Study: Opioid epidemic causes decrease in workforce participation

Study: Opioid epidemic causes decrease in workforce participation

MEMPHIS, TN (WMC) - The opioid impact is affecting more and more people.

Researchers at the University of Tennessee wanted to see just how much the epidemic is affecting the communities we live in.

“We were working to be the first study to understand does opioids cause labor force decrease or is it simply just correlated with it,” said UT Assistant Professor of Economics Matt Harris.

In a first-of-its-kind study on the nationwide opioid epidemic, Harris and with a team of researchers found opioids cause a decrease in workforce participation in all 50 states.

In Tennessee the team found a 10 percent increase in opioid use per capita caused a 0.6 percent decline in labor participation and 0.1 percent incline in unemployment.

“To kind of put that in perspective, our results indicate if prescription opioids were to increase by another 10 percent in Tennessee that would lead to a loss of personal income of about $800 million per year,” Harris said.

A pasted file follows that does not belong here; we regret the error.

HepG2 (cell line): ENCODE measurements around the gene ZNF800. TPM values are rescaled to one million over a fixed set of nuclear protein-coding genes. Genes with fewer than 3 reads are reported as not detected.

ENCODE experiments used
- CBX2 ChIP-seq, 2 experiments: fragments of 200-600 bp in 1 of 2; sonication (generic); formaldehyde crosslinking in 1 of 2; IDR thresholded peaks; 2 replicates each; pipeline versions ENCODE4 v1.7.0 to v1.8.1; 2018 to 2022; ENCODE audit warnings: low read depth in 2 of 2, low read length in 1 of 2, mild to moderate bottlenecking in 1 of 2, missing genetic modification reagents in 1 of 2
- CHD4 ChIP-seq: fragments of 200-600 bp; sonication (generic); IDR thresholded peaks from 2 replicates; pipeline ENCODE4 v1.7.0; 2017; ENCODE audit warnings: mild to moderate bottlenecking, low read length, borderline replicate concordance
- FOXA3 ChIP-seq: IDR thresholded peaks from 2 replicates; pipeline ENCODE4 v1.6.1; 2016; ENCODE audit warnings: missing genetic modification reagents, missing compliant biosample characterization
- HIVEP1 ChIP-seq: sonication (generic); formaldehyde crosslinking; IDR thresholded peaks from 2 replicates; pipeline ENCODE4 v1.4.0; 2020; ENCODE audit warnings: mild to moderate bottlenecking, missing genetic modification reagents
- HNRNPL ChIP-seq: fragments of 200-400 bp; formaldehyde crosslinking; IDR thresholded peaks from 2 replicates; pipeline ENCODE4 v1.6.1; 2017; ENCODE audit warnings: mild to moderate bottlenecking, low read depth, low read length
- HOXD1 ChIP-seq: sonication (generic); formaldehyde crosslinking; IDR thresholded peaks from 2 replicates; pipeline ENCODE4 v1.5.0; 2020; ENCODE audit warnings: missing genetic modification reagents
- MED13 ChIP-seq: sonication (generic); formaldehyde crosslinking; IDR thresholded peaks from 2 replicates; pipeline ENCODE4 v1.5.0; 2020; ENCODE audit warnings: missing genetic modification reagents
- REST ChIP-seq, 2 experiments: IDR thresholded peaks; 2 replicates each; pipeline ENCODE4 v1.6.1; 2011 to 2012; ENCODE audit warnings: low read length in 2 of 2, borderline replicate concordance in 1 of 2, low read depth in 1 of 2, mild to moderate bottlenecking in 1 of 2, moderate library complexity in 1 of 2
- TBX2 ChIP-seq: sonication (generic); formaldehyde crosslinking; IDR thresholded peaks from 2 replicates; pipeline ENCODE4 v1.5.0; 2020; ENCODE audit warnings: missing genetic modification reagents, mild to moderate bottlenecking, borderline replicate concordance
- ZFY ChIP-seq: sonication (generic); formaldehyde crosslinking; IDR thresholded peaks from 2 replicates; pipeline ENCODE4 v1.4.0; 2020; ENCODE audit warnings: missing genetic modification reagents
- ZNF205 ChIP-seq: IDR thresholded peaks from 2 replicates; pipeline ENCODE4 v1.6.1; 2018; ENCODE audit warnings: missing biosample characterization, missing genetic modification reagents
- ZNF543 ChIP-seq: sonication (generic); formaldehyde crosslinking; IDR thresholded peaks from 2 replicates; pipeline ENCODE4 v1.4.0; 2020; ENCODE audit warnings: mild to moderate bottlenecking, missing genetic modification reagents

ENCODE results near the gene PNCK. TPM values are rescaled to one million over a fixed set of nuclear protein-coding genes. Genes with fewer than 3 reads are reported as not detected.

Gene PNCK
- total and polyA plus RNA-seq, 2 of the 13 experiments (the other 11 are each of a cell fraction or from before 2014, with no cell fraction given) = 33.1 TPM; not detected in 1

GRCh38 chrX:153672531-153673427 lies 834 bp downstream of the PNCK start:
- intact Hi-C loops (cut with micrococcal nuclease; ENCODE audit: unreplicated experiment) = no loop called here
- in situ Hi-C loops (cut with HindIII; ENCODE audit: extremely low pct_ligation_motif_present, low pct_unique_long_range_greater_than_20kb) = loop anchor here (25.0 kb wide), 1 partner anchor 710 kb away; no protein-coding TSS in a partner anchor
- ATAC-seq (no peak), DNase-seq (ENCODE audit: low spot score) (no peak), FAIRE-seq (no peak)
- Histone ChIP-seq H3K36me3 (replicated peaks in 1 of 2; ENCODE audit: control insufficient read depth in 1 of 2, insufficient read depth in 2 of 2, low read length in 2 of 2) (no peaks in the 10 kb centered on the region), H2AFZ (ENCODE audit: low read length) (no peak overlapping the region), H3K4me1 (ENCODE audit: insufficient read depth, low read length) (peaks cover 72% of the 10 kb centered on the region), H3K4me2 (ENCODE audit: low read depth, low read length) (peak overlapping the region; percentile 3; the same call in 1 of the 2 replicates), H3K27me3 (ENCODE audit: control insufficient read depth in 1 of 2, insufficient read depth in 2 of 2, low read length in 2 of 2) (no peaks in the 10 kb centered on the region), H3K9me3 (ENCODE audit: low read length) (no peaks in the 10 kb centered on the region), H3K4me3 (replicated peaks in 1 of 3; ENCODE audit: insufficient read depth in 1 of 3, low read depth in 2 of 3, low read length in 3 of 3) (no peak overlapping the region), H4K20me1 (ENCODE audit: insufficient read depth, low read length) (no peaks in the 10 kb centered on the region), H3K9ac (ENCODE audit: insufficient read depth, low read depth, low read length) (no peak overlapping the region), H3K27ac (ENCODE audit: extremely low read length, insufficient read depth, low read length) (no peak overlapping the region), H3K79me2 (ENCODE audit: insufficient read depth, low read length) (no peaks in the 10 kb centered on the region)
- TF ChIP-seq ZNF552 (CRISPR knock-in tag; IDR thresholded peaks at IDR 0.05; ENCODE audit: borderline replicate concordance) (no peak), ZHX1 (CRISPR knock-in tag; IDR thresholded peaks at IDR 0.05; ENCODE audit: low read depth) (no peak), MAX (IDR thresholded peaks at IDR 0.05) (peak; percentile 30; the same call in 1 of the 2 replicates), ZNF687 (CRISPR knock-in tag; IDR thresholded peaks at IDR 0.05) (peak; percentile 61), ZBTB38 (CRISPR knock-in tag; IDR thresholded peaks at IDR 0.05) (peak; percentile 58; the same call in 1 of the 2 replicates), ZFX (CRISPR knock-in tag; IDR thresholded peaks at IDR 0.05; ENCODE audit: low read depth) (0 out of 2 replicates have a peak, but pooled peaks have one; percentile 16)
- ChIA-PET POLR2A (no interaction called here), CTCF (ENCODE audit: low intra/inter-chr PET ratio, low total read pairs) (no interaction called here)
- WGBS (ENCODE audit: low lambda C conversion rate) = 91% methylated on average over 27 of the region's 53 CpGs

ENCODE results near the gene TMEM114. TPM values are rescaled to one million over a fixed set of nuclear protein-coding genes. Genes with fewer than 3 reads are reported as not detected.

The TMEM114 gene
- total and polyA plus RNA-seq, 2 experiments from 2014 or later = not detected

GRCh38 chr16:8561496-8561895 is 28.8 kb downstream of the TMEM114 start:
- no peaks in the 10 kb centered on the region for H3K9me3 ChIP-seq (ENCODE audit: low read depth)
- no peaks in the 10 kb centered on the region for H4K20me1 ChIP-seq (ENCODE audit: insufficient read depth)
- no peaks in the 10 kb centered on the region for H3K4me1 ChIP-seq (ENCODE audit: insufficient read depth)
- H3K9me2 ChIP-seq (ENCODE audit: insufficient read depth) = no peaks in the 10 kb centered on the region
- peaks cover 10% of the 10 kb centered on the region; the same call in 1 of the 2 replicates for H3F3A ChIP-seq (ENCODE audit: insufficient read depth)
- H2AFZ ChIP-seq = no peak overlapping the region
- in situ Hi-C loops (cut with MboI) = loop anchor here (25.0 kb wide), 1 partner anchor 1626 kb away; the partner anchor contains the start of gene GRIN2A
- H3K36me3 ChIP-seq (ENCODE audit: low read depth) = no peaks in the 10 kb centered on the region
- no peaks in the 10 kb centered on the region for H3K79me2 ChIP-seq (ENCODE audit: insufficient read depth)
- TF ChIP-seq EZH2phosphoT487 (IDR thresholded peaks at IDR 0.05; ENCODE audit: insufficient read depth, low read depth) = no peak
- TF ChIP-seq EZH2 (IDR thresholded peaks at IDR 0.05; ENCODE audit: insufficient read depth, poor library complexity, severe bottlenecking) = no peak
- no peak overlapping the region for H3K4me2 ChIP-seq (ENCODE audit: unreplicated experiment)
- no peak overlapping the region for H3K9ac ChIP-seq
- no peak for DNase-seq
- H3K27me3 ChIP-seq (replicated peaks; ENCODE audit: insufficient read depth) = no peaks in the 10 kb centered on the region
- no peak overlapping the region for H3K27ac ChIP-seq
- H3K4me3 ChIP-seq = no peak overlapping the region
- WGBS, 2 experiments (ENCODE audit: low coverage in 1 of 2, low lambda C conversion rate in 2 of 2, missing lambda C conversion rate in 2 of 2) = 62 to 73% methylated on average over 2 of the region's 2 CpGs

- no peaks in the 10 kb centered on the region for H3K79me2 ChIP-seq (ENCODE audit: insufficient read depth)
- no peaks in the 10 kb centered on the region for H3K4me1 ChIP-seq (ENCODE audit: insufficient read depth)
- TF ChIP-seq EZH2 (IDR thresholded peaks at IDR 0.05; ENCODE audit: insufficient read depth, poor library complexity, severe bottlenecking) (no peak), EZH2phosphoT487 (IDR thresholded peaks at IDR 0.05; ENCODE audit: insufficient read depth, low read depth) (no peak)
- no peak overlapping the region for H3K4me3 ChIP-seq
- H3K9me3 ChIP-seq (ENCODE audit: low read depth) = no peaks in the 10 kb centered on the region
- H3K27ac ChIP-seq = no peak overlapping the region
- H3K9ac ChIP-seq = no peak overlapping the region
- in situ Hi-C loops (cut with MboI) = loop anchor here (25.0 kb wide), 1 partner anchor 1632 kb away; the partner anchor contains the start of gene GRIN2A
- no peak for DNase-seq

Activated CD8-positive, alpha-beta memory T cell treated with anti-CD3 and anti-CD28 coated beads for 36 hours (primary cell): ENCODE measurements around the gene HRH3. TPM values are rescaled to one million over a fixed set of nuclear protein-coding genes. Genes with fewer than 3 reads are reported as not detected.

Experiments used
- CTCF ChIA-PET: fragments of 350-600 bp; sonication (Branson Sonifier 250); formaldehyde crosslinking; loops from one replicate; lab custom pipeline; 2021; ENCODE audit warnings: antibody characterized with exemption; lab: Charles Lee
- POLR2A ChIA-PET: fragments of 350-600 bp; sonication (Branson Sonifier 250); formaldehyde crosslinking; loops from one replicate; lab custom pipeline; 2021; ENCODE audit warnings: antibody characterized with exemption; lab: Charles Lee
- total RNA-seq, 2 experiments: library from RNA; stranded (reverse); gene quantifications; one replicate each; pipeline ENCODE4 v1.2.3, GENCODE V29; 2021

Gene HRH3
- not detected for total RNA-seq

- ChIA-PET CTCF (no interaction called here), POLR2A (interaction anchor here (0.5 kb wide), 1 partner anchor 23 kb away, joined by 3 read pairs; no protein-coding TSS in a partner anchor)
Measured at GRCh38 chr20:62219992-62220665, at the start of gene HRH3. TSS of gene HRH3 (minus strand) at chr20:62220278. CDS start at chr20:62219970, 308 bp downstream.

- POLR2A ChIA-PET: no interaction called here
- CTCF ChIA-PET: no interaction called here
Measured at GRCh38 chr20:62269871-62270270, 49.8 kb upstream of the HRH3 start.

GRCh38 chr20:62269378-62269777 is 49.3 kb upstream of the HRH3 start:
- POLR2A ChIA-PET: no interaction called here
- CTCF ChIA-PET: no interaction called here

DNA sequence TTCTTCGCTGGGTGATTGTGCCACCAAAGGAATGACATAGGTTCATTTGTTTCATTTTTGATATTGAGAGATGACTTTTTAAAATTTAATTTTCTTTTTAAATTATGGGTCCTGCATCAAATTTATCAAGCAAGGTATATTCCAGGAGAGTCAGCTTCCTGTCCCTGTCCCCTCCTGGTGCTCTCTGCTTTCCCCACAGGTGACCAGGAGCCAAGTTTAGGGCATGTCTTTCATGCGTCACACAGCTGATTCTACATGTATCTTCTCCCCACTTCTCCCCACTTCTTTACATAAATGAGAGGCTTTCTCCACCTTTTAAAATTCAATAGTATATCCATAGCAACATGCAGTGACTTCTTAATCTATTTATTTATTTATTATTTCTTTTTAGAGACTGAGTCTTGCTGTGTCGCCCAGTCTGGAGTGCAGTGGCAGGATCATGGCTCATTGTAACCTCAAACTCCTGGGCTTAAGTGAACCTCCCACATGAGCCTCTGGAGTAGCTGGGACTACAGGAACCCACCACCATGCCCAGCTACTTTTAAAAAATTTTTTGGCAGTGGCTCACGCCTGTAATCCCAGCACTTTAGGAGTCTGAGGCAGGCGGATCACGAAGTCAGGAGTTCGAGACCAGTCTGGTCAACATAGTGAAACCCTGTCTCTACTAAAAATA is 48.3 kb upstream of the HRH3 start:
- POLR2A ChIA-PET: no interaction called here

That could happen – Harris found there are so many prescriptions of opioids in Tennessee that it equates to almost 1.5 prescriptions per person.

Harris said this study shows how detrimental the drug is to every economy around the country, and he hopes it could help bring some good to communities suffering the most.

“If careful, evidence-driven programs are put in place to reduce opioid dependence and rehabilitate people, there are economic gains to be had from that,” Harris said.

WMC5 reached out to the Shelby County Health Department, who said they do not have local data that tracks the impact of opioids on the workforce.

However, they said as of January 26, 2019, 15 people in the county have died from an opioid overdose.

There have been 80 emergency department visits.

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